When plumbers first started popping up on TV in the late ’80s, the profession was seen as a risky career move.
Now, plumbers are in demand, especially among younger people and minorities.
But there are signs plumbers’ labor demand may be slowing.
The number of plumbers employed fell slightly in the first quarter of 2017.
And overall, the number of jobs in the plumbing sector is on the decline.
In the past two years, the U.S. Department of Labor reported that the number, as measured by hours worked per year, has dropped 8.5 percent compared with the same period a decade ago.
But many plumbers still do jobs that weren’t seen as lucrative back in the day, and some are still struggling.
As for who’s getting laid off, the decline of the plumber is particularly troubling, said Matt Miller, president of the National Plumber’s Association, which represents more than 200,000 plumbers.
“It’s hard to say for sure,” Miller said.
“We have a lot of plumber vacancies that haven’t been filled and we know that a lot are just waiting for that plumber.”
He added that while plumbers have a high turnover rate, they do still have a “strong presence in our industry.”
Plumbers make up about half of all hourly workers in the U, according to a study by consulting firm Ernst & Young.
Miller said plumbers “are definitely a force to be reckoned with” in the industry.
But he said plumber layoffs could be a harbinger for future job losses.
“If plumbers aren’t doing what they’re supposed to be doing, they’re going to look for other opportunities,” he said.
In addition to a shortage of pliers, Miller said a number of factors could also be driving the slowdown.
Plumbers have less-than-stellar track records, and they may be more prone to medical conditions and accidents, he said, and that makes it more likely that they’ll leave the profession.
Miller also said that plumbers may not have enough experience to find a job if they’re looking for one.
The majority of plilers who want to return to the profession are young people with a bachelor’s degree, Miller added.
And those with a college degree are also more likely to be willing to take a job that offers a high wage, he added.
“So it’s not just a lack of experience,” he noted.
“It’s also that younger plumbers will be more likely than older plumbers to look at that and say, ‘This is the best job for me,'” Miller said, adding that pliers are also less likely to go back to school to earn their degrees, as well.
Miller says he expects to see a drop in plumber job growth in 2018.
But for now, he thinks it’s a good sign that the industry is beginning to rebound.
“I think we are getting more plumbers in the job market,” he added, “and that is good news.”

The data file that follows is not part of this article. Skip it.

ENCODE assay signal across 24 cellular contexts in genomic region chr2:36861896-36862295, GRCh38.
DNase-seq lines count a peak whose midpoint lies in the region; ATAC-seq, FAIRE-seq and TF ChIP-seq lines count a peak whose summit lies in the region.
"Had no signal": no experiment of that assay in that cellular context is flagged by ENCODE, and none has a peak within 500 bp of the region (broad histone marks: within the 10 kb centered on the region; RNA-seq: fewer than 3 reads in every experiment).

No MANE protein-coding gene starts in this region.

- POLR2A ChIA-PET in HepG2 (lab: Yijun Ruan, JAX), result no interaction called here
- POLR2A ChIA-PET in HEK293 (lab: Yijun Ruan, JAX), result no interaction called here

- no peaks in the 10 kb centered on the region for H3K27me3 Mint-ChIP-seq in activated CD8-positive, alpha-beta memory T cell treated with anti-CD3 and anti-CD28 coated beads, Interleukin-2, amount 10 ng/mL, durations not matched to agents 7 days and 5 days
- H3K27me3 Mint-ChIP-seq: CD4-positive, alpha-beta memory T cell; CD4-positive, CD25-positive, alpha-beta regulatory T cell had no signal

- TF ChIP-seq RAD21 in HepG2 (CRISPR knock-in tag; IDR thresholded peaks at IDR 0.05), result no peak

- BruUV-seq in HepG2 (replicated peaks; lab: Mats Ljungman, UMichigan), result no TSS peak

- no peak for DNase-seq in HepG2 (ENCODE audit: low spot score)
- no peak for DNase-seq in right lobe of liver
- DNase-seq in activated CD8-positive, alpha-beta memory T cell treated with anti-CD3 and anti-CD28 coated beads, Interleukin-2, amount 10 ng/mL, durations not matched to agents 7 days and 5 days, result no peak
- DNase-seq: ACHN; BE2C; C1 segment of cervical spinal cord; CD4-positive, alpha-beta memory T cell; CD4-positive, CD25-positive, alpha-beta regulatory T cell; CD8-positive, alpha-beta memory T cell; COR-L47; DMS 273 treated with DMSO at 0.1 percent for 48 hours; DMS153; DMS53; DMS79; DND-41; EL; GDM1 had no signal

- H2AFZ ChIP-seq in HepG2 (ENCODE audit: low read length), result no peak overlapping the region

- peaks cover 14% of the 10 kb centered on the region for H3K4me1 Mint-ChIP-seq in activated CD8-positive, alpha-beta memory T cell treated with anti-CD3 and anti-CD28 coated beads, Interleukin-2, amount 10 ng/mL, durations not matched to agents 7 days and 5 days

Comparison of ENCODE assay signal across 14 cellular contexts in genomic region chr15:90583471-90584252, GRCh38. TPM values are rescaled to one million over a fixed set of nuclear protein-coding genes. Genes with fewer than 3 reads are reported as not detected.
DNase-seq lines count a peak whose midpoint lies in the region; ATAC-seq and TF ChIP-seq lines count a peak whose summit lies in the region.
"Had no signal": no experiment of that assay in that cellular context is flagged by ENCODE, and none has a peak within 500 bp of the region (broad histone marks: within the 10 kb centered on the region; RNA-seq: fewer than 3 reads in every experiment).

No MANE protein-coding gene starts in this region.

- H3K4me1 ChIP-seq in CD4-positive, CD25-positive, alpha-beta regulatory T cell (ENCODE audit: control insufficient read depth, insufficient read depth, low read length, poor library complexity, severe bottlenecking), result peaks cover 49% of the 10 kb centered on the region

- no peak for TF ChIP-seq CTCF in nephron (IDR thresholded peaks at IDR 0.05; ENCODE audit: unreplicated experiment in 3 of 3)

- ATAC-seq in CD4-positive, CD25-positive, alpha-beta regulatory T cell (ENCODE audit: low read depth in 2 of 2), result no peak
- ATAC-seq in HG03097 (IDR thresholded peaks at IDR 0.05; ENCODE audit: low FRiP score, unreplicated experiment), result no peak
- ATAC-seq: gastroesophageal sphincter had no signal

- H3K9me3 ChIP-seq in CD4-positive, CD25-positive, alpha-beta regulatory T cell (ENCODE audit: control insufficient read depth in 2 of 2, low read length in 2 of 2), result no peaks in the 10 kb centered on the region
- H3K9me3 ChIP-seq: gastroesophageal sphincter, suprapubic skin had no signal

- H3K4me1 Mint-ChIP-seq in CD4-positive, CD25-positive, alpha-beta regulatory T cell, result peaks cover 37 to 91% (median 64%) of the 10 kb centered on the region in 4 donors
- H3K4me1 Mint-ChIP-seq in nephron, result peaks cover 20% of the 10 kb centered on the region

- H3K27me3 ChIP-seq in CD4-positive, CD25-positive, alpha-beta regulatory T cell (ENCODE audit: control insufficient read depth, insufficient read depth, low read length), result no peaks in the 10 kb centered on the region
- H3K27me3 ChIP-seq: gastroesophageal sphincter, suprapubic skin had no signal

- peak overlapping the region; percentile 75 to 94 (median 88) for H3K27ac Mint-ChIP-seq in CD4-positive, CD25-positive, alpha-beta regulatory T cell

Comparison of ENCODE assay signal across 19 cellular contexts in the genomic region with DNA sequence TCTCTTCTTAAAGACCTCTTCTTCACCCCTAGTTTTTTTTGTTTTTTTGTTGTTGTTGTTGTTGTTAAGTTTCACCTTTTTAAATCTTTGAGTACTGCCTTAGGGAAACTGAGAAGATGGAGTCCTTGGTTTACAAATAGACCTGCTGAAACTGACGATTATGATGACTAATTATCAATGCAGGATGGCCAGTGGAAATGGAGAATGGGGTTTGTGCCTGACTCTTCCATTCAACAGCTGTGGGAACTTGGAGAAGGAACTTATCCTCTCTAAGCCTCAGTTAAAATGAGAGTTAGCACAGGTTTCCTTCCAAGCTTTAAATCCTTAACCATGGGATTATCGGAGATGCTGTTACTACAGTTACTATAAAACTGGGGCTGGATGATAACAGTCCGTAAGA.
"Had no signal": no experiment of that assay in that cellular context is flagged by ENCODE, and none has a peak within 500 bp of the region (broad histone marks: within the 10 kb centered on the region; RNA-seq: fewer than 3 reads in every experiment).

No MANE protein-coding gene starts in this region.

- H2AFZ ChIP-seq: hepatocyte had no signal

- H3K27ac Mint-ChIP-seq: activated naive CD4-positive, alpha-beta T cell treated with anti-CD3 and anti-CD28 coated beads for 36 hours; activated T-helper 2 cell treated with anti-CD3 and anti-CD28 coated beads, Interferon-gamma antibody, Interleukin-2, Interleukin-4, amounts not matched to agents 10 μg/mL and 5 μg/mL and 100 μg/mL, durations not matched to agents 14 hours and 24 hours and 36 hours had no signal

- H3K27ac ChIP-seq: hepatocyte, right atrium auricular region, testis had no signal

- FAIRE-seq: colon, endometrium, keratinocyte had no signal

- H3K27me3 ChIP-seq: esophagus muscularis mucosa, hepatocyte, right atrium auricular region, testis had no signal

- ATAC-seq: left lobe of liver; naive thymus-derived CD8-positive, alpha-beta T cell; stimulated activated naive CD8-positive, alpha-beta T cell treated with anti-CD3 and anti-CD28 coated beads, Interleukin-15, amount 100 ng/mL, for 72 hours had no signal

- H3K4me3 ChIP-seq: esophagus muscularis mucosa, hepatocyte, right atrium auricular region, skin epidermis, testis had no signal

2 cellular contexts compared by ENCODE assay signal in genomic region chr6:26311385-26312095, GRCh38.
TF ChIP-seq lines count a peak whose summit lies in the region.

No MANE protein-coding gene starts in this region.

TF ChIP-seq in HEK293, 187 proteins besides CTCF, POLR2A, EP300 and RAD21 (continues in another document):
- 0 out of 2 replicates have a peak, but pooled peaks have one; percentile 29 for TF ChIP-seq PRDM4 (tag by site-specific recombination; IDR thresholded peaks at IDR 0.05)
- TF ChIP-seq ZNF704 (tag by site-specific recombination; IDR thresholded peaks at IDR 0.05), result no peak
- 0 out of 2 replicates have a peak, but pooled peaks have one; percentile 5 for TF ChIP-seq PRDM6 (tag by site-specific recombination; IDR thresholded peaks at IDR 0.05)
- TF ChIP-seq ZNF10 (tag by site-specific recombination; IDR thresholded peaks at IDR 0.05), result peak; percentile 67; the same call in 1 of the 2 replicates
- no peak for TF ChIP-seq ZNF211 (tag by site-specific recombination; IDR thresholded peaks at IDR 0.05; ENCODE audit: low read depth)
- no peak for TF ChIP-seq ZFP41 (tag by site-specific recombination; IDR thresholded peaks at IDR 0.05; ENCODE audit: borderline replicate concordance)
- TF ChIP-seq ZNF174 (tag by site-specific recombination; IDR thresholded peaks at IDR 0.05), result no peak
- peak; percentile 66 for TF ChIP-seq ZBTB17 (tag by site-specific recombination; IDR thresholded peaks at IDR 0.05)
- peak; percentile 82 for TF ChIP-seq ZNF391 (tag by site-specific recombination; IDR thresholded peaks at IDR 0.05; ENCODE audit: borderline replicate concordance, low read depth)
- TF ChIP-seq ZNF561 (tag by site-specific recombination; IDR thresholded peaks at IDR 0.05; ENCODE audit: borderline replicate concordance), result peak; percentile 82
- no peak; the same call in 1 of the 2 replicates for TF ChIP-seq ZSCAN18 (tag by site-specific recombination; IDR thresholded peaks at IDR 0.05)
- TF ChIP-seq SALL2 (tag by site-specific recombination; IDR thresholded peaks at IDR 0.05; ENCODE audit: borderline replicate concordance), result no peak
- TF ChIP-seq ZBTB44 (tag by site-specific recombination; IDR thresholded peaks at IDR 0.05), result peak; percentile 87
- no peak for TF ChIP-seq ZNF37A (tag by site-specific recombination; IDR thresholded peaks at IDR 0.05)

Plumber vacancies at home The number that plums up the most job vacancies at homes are home repairs.
Plumber jobs have dropped nearly 20 percent since 2009.
But the industry still has more than a million plumbers on the payroll.
The reason for the decline is a number a growing number of people are putting their skills to use, Miller noted.
He pointed to the recent closure of a PlumberWorks in New York City that closed in May, after a yearlong investigation into allegations of abuse.
While that case involved a handful of plums, Miller believes the trend of plumagers getting the boot could be more widespread.
Miller believes that’s the trend that plumhers are most concerned about, and he said that is because of their health and safety issues.
The U.K.-based Plumber Works in Manchester, England, closed in July after a series of high-profile incidents, including an employee who was fatally stabbed and another who was allegedly assaulted by a former employee.
Miller estimates that there are about 30 to 40 Plumber Jobs at home for every full-time plumber employed.
“That is an alarming trend,” Miller told New York Mag.
“People are being turned away because of safety concerns.
And I think that is the reason we’re seeing that.”
Miller said that Plumberworks’ closure was also the result of a growing backlash against the industry after an employee was accused of raping a woman and another was accused by another employee of sexually assaulting a woman.
“Plumbers have always been a victim-blaming industry, but I think now people are just beginning to realise that,” he explained.
“And that has led to a huge amount of concern.”
Miller believes a number plums down the pipe is due to a number factors.
The decline of plummets has been particularly dramatic, he noted, but it also could be due to the recession, because of a